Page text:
1971: Chicago keeps the previous designs but switches things up to replace the dark blue font with vibrant red.
1976: Chicago ditches the button-down style and opts for a simple white and navy color scheme. The team uses a combination of white and blue to create four different uniforms, with the city name appearing on all of them.
1982: The Sox make another drastic change, opting for a red, white, and blue color scheme. The team name is placed on both the home and road uniform, along with player numbers on the pants. The hats change to combinations of red, white, and blue and horizontal stripe designs are added to the center of the uniform and sleeves.
1987: Chicago scraps the colorful uniforms but keeps the team colors the same. Instead of the vibrant design, the Sox opt for a classic look with a cursive font that displays the team name at home and the city name on the road uniform. The white hats are replaced by simple blue hats with red brims, and player numbers are displayed in navy blue instead of red on the pants.
1990: The Sox lead the league with a famous throwback uniform that inspires other teams to partake in similar traditions of wearing old but modified uniforms. The Sox were the first team to start the trend.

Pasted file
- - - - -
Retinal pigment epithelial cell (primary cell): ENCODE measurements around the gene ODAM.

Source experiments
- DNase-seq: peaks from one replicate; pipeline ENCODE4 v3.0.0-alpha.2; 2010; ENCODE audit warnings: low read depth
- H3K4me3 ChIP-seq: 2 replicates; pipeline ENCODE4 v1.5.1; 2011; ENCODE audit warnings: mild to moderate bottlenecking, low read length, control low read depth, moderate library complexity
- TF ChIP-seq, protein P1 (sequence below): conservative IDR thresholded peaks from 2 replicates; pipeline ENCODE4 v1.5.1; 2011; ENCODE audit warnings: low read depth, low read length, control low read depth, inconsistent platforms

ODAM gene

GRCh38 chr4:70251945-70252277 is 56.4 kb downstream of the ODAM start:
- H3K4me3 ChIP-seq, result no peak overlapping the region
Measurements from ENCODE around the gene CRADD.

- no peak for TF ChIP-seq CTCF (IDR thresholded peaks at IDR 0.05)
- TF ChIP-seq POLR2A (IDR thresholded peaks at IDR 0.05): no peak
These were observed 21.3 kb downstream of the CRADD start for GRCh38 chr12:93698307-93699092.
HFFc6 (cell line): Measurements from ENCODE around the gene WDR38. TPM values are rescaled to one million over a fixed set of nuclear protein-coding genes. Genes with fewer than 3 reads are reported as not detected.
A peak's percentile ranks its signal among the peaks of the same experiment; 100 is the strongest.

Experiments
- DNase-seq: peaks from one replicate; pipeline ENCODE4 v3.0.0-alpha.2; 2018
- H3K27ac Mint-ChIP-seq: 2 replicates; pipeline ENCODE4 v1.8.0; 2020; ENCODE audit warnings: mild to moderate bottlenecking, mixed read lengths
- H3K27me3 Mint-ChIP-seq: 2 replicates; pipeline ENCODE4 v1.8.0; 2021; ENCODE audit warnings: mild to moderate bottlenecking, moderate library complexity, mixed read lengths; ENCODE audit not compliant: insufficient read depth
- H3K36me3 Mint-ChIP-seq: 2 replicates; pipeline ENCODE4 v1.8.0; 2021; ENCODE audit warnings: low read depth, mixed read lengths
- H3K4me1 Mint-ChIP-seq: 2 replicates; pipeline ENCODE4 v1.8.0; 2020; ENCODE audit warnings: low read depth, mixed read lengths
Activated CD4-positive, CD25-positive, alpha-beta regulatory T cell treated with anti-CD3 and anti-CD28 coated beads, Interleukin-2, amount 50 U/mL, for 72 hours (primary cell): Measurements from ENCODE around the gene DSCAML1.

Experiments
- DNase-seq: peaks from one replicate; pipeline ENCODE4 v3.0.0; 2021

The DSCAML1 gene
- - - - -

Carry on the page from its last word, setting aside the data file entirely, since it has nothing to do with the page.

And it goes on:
1991: The team goes back to a simple black and white coloring with the previous logo, and player numbers are now placed on the chest of the uniform instead of the pants. These uniforms have seen little to no change since.
Todd Frazier Chicago White Sox Majestic Cool Base Player Jersey – Black
2013: The team wears retro ’80s throwback uniforms with the vibrant red, white, and blue coloring.
2016: The uniforms closely resemble the style that was introduced in the early 1990s, with the black and white as staple colors.
Looking Back to Look Forward
Throughout history, the White Sox have worked their way up to the World Series a total of five times – emerging as the champions for three of them (1906, 1917, and 2005). For a team that’s been around for over century, they have been quite particular about the uniform numbers they retire. It appears that they give credit where it’s truly due.
Since their inception into the league, the White Sox have only retired 11 uniform numbers:
No. 2 – Nellie Fox
No. 3 – Harold Baines
No. 4 – Luke Appling
No. 9 – Minnie Miñoso
No. 11 – Luis Aparicio
No. 14 – Paul Konerko
No. 16 – Ted Lyons
No. 19 – Billy Pierce
No. 35 – Frank Thomas
No. 42 – Jackie Robinson
No. 72 – Carlton Fisk